# Conjecture: smallest missing mod value always yields previous prime

I've come up with a conjecture that seems similar in strength to Legendre's or Oppermann's, but maybe subtly different.

Let $$a_n$$ be the smallest nonnegative value such that there is no $$m$$ in $$1 where $$n \equiv a_n \pmod m$$. Then for all $$n>2$$, we have $$n-a_n=p_{\pi(n)-1}$$, the closest previous prime to $$n$$.

Take $$n=16$$ as an example:

$$\begin{eqnarray} 16 &\equiv 0 \pmod 2 \\ &\equiv 1 \pmod 3 \\ &\equiv 0 \pmod 4 \\ &\equiv 1 \pmod 5 \\ &\equiv 4 \pmod 6 \\ &\equiv 2 \pmod 7 \end{eqnarray}$$

The smallest value not seen is $$a_n=3$$, and $$16-3=13$$ is the previous prime. In cases where $$n$$ itself is prime, e.g. $$17$$ yielding the values $$\{1,2,1,2,5,3,1\}$$, you can either interpret $$0$$ as the missing value and $$17$$ as the prime, or $$4$$ giving $$17-4=13$$. (I'm not sure which is the more consistent interpretation.)

I've verified this empirically through $$10^5$$, but cannot come up with a proof. In fact, I suspect a proof would be very difficult since what this seems to come down to is whether there is always a prime in the interval $$(n,n+d)$$ for a composite $$n$$, where $$d$$ is the largest proper divisor of $$n$$. This has its worst case for forms of $$p^2$$, which seem to require a prime in $$\left(p^2, p(p+1)\right)$$.

Note that when $$a_n < \lfloor \sqrt{n} \rfloor$$, it is easily provably true; the problem is you can't guarantee it will be in that range, despite the fact that it almost certainly is for all $$n \geq 127$$.

I'm curious whether this conjecture already exists somewhere or is actually equivalent to one of the better-known prime gap conjectures. Better yet would be a proof, but that's obviously wishful thinking.

• $\pi_n:=\vert\{p: 1<p\leq n, p\in\mathbb{P}\}\vert$ in a lot of programming languages. – user645636 Nov 29 '19 at 17:30
• You say $m <n/2$ but in the example $n=16$, you let $\max \{m\}=n/2$. Is the inequality strict or not? – Mr Pie Dec 26 '19 at 0:40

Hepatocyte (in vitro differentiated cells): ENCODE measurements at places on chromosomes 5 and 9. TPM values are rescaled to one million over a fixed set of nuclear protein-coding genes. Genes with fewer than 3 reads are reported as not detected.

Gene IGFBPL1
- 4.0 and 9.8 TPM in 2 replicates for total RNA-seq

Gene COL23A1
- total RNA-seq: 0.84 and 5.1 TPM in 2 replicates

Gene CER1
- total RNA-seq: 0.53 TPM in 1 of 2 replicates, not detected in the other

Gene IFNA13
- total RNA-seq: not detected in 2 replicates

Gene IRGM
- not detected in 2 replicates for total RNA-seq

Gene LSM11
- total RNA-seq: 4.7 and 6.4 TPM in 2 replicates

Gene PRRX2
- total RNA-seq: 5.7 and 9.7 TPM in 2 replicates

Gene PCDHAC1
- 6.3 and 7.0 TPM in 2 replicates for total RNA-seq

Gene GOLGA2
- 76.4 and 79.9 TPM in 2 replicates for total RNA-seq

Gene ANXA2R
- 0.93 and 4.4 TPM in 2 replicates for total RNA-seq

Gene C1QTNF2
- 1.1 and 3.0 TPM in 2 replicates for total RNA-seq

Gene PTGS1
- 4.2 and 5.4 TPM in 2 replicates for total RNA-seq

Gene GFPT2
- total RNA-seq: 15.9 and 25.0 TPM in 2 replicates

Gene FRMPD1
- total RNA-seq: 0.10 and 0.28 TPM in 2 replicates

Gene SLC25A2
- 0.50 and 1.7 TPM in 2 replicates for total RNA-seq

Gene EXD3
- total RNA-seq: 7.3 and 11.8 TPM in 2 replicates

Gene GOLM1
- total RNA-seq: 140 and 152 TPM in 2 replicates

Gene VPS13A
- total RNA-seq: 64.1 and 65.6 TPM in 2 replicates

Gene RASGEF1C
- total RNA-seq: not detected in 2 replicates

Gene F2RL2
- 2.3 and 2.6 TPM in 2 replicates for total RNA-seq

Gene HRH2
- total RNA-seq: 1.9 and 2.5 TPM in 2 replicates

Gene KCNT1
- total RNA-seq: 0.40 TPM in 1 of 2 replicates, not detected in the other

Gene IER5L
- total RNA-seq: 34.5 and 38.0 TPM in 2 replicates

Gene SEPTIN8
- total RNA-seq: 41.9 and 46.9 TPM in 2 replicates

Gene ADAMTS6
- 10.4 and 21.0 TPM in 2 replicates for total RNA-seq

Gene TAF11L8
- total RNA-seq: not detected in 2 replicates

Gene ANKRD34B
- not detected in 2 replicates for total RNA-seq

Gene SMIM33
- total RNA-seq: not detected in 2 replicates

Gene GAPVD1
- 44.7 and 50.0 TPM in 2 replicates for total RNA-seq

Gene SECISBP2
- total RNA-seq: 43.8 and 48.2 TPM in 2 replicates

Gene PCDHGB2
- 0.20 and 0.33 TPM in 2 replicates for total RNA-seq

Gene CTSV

• @MrPie Whoops, fixed. – Trevor Jan 9 at 9:37

The following statements are equivalent:

$$a$$ is the smallest number such that $$n \not\equiv a \mod 2 \dots\frac{n-1}{2}$$.
$$a$$ is the smallest number such that $$n-a \not\equiv 0 \mod 2\dots\frac{n-1}{2}$$.
$$a$$ is the smallest number such that $$n-a$$ is not divisible by $$2\dots\frac{n-1}{2}$$.
$$a$$ is the smallest number such that $$n-a$$ is prime.
$$n-a$$ is the largest prime below $$n$$.

• Without looking too closely, that seems like it can't be quite right. IIRC, this conjecture is true only if for all prime $p$ there's a prime $q$ where $p^2<q<p^2+p$, which is a long-open question. If I'm not mistaken, and if $a$ as I described it is equivalent to your statements here, that would settle that question, which is terribly unlikely. – Trevor Jan 9 at 11:54

It's incredibly simple. Every composite needs a factor at most half of itself (more accurately its square root). It follows that since half of $$n$$ is greater than half of anything below it, any composite below it will have to have a divisor in the range. The fact you can't shift down any remainder to hit 0 for that number, shows it's prime.

Using the sqrt method, remembering $$m\equiv 0\bmod m$$ we can use $$16\equiv 2\bmod 2$$$$16\equiv 1\bmod 3$$$$\implies 2,3\nmid 16-3$$ and be done. We also only need to check prime moduli.